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Captain Airclues
28th Feb 2006, 23:36
It seems that BA are still unable to find a european operator who is able to fly their fourth freighter, and so have applied for yet another six month extension of their wet lease arrangement with Atlas. As this seems to be a permanent arrangement, I wonder if BALPA will demand 50% of the Atlas commands.

www.caa.co.uk/docs/213/1735.pdf

nitro rig driver
28th Feb 2006, 23:42
Why ?????
Atlas has many european pilots (both based in euro and usa) flying for them.
and also GSS has BA pilots flying for them aswell.
seems everyone is already flying for each other
why do balpa pilots have tobe protected

Holer Moler
1st Mar 2006, 06:19
British Aiways has to apply every six months to renew the application to wet lease a US registered aircraft. If the CAA receive enough objections the application will have to be rejected, the gap created in the market will leave another UK/Euro B747-400/200 freighter operator to bid for the contract. This will in turn create more work for UK/JAR Pilots and engineers.

If enough support is generated, the BA/Atlas application which is due to be renewed by the 31st Mar 2006 will be revoked. Can you imagine an UK reg aircraft operating in the USA. It just would not happen because the Americans would not allow it to happen (Period). Therefore if you want to safe guard UK/Euro jobs, then in your own words lodge your objection to (however short and sweet) to Mr Trevor Metson at the CAA by Email: [email protected] <mailto:[email protected]> or follow the original link at Captain Airclues thread.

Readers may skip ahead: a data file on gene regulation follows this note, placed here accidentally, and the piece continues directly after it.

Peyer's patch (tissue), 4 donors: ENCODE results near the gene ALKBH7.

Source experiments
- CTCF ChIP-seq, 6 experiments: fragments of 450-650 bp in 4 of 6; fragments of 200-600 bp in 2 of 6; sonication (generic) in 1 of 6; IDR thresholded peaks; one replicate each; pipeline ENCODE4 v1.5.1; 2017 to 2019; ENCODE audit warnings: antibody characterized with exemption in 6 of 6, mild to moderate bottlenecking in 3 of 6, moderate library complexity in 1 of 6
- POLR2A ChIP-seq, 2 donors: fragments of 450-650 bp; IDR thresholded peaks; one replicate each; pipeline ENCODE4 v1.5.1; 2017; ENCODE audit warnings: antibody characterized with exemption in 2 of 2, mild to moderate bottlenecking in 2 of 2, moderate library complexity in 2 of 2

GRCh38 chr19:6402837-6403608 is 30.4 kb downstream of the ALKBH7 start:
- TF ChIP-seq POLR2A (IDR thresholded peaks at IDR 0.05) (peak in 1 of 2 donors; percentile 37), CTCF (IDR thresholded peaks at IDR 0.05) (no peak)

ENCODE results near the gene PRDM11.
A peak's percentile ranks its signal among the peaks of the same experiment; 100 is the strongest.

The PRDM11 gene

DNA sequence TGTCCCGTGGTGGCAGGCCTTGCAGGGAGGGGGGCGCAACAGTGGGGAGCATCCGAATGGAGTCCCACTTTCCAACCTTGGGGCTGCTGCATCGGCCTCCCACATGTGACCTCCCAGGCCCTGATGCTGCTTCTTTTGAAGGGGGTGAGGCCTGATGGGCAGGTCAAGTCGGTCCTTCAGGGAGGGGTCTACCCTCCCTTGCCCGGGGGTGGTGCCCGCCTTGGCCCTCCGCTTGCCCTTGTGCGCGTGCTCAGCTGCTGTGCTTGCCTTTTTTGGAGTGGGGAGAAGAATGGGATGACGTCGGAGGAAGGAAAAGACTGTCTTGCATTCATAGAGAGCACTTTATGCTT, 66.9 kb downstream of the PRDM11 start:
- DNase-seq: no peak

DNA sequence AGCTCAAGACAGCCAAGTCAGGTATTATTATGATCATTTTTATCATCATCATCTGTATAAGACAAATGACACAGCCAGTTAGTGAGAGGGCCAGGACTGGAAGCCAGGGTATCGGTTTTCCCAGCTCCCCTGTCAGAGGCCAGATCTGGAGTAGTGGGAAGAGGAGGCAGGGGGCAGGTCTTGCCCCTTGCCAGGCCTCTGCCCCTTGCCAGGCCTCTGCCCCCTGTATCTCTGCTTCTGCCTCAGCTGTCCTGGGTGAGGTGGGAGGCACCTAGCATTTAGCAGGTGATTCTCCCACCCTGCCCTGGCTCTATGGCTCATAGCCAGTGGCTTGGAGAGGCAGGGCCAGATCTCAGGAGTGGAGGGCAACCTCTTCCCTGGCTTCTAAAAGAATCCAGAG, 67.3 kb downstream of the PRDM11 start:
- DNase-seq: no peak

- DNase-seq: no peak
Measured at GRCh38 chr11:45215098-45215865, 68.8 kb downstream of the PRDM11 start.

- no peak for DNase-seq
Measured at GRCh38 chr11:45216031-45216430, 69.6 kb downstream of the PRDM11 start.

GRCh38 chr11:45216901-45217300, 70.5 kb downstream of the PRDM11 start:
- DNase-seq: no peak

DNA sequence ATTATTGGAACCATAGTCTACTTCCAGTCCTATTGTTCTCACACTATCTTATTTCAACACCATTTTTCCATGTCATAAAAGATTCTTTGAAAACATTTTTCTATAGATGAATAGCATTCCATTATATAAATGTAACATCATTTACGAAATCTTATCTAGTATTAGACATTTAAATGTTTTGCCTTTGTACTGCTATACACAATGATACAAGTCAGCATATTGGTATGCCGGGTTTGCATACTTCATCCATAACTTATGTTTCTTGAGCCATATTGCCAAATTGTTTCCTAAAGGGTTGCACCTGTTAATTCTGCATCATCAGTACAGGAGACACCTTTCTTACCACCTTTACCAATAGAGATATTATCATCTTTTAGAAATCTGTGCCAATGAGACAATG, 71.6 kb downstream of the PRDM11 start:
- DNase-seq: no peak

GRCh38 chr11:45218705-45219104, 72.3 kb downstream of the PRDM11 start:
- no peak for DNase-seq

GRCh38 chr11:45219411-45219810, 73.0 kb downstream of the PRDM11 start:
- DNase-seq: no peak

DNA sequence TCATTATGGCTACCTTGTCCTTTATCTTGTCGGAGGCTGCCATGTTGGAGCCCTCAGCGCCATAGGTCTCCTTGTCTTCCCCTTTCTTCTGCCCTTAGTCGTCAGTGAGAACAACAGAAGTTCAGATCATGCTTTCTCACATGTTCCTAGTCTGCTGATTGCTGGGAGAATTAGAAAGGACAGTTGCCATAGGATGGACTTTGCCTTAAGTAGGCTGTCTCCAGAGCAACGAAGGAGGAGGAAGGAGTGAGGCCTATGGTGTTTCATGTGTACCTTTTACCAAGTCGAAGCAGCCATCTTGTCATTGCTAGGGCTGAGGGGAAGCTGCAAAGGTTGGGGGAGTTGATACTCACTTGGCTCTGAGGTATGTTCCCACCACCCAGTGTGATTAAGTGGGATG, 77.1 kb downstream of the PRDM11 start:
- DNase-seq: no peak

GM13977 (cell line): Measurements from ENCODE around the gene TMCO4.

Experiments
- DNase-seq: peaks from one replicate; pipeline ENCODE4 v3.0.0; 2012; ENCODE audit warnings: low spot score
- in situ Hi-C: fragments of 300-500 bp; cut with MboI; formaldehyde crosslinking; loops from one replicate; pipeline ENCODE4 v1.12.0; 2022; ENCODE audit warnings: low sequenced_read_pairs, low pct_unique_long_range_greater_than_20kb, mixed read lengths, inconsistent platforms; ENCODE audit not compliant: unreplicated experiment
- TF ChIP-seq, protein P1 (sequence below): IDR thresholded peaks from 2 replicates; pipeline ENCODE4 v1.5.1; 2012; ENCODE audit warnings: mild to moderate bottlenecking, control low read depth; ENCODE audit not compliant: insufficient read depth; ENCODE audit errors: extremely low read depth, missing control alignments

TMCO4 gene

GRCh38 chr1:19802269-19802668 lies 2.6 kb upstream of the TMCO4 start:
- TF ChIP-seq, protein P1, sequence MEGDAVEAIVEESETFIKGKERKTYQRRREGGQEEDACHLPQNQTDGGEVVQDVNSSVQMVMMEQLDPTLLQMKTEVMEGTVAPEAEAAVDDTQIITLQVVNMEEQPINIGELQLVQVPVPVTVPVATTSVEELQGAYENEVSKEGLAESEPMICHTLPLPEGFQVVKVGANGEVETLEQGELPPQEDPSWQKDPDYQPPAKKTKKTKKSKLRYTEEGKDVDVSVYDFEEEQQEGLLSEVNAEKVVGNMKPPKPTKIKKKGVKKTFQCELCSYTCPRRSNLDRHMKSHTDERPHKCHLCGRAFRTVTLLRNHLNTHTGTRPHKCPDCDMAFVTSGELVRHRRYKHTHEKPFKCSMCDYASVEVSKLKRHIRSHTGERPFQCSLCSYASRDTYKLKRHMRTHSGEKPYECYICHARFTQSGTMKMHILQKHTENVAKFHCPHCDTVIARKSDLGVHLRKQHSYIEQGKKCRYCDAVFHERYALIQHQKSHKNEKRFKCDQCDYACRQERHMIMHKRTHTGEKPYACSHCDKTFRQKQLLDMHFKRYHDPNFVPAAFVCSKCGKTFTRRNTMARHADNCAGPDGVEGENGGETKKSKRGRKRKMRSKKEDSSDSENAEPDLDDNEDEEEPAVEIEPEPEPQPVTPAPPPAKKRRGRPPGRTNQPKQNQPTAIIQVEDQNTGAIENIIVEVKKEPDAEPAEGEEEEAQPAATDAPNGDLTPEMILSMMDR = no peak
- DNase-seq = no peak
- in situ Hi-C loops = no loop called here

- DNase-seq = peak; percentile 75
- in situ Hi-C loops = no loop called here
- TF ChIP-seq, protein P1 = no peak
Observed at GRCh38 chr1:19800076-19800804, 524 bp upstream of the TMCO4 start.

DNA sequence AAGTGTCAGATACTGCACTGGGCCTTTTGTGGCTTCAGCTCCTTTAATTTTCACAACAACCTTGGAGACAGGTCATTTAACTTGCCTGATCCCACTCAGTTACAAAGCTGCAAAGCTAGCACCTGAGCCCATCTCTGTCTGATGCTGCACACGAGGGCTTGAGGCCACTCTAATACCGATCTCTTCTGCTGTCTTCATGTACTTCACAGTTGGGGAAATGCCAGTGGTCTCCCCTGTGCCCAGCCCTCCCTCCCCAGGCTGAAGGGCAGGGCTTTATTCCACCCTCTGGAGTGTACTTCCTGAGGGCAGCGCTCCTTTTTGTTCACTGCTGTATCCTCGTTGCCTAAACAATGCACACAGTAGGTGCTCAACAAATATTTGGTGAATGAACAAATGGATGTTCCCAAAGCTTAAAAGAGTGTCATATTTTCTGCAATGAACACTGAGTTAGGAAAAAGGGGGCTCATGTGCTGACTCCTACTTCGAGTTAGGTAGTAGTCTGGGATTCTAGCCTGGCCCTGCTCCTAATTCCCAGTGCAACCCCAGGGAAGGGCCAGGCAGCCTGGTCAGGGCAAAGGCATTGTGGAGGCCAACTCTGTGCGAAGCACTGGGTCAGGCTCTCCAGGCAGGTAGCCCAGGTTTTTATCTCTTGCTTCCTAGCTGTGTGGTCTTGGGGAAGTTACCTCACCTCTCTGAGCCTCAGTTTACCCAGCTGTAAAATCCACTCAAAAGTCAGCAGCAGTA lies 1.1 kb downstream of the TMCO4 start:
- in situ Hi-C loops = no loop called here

Basil
1st Mar 2006, 10:06
I sent the following; if anyone wishes to copy&paste they're welcome:

Trevor Metson,
International Aviation Policy,
Economic Regulation Group,
Civil Aviation Authority,
CAA House, 45-59 Kingsway,
London WC2B 6TE

Dear Mr Metson,
BA, ATLAS AND GSS
OFFICIAL RECORD SERIES 2
NUMBER 1735, 21 FEBRUARY 2006
PART 3 FOREIGN REGISTERED AIRCRAFT
You will be aware that, at one time, Atlas, an American freight airline was contracted to carry freight on behalf of British Airways. This was a long term arrangement and met with objections from British pilots who felt that they, and not foreign pilots, should be employed to carry out this work.
Following these representations a 51% British owned company, Global Supply Systems, was set up to carry BA freight and was staffed with British employees. In recent years, due in part to the expansion of the Chinese economy, the volume of freight available to the long-range world market has steadily increased with the result that BA requires another Boeing 747 freighter in order to cope with the expanding business opportunities to China and Chicago.
GSS operate three UK registered aircraft on behalf of British Airways World Cargo. A fourth aircraft a US registered and crewed Atlas B747-200F also operates for BAWC under a wet lease agreement. BA, instead of availing themselves of another aircraft on the British register and employing British crews, have asked yet again to extend this lease, applying at a late date perhaps to reduce opportunities for objection.